“The Midnight Line” by Lee Child: A Jack Reacher Book Review

Jack Reacher travels quite a bit. The world is his home. He was an MP in the Army for over 19 years, and, during that time, they told him where to go and how long to stay.

When he left the Army, he decided to go where he wanted to go and do what he wanted to do. If he liked a place, he stayed there longer. If he didn’t like a place, he left.

His only real address was his bank machine, which fed him his faithful monthly pension. Reacher traveled light. He only had one set of clothes, and on every third day, he went to an inexpensive clothing store and changed into a totally new set of clothes and threw what he was wearing in the trash.

I thought it was strange that the movie studios chose Tom Cruise to play Jack Reacher in the movie “Never Go Back.” Based on my impression from the books, Tom Cruise doesn’t fit the bill as a Jack Reacher, but it turned out okay.

There are now 22 Jack Reacher books; Lee Child writes one a year.

Last year, he put together a book of short stories about Jack Reacher, and it was the only year I can remember that two Reacher books came out. I bought both of them. I really like the Jack Reacher books. Reacher is a smart and affable character that you get to like, and Lee Child is a dynamic writer. Once I started reading one of the books, I couldn’t help but finish it within three days or even fewer.

At the beginning of “The Midnight Line,” Jack Reacher and Michell Chang decide to break up. As far as Reacher goes, he’s not surprised because he’s not the type of guy to settle down in one place, and most women don’t seem to like that.

Reacher walks into a bus station and buys a ticket for the first bus out to it doesn’t matter where. That’s just what he does. He rode the bus for a while and then, when it stopped for a comfort break, he took the advantage of walking around whatever section of town he was in.

There was a pawn shop in this town, where Reacher saw a West Point graduation ring in the window. He was a graduate of West Point, and it interested him why someone who worked so hard to get the ring would give it up and pawn it.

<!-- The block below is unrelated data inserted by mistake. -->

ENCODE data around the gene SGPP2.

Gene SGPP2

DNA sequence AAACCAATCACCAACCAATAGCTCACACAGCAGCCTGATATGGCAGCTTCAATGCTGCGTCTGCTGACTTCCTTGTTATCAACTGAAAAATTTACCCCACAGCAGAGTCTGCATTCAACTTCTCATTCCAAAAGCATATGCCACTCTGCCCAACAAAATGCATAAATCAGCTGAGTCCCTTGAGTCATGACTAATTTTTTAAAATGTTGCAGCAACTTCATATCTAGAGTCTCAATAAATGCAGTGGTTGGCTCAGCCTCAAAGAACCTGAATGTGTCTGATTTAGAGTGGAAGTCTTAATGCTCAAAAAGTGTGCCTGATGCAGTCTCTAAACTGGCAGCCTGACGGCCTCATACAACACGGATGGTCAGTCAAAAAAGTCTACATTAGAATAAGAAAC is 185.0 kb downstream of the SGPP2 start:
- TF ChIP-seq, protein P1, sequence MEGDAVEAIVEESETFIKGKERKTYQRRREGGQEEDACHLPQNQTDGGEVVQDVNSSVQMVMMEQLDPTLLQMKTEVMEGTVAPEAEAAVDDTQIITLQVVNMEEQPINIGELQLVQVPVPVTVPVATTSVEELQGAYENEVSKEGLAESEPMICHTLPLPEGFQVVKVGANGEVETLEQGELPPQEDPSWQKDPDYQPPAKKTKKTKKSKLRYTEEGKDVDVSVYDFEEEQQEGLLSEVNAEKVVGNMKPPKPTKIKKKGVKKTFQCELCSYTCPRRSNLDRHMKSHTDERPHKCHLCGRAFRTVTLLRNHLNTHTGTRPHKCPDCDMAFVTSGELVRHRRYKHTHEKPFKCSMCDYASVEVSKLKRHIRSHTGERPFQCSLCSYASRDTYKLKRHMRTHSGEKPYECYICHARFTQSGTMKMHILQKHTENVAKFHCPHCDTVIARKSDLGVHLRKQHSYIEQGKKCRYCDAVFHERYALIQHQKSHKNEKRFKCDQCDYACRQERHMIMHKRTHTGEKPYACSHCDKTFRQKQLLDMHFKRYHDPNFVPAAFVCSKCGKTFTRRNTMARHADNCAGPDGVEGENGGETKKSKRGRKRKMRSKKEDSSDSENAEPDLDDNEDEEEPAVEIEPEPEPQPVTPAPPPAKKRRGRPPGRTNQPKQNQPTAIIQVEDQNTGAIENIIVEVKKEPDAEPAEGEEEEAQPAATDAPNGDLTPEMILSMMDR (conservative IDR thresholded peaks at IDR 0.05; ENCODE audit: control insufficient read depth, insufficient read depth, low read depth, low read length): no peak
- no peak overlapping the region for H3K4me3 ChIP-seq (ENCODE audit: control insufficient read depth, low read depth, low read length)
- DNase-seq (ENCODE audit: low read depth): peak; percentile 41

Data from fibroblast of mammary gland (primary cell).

He walked into the pawn shop and asked to look at the ring case. He picked up the West Point ring and looked it over. It was engraved with the former owner’s initials. It was a small ring; Reacher realized that it likely belonged to a woman.

He bought the ring and decided to track down whoever earned it. He questioned the pawn shop owner who, after a prolonged discussion, divulged the name of the seller. Tracking a ring like that is checking its Provenance.

The broker said that the guy who sold him the ring was Jimmy Rat, who could be found at a bar that would have several motorcycles parked out front. The broker advised Reacher to leave Jimmy Rat alone, which, for Jack, clinched the fact that he was going to follow the trail of the ring.

Reacher found the bar, or, more correctly, the shack, with seven motorcycles sitting out front. Another motorcycle pulled up and parked next to the others. He asked the rider, after he had shut down the bike, if he knew Jimmy Rat. The guy glanced to the left and focused on one of the bikes and then turned back and said that he didn’t know the guy.

So Jack knew the bike was owned by the Rat, and he went into the bar for a drink. One biker got up from a bar stool and went to the men’s room. There was no drink in front of the stool, so Jack sat down and then one of the bikers said that the seat was taken.

Jack said that there was no drink there and no name on the seat. Jack asked for a coffee, and the bartender said they didn’t have any. Jack asked another biker if he knew Jimmy Rat. The biker glanced at a little guy sitting at the end of the bar and looked back at Jack and said that he didn’t and that this was a private party and Jack should leave.

For Jack Reacher, this was an invitation. He looked at the little guy and said that he was interested in the sale of charitable donations. He took out the ring and spun it on the counter.

This is how the trouble started. “The Midnight Line” is a great book by Lee Child. I highly recommend it. I have a signed copy. I collect books like that. How many opiates can a solid gold West Point ring buy?

Marc D. Goldfinger is a member of the board of directors of the Homeless Empowerment Project, which publishes Spare Change news. Formerly homeless, he serves as the paper’s poetry editor.

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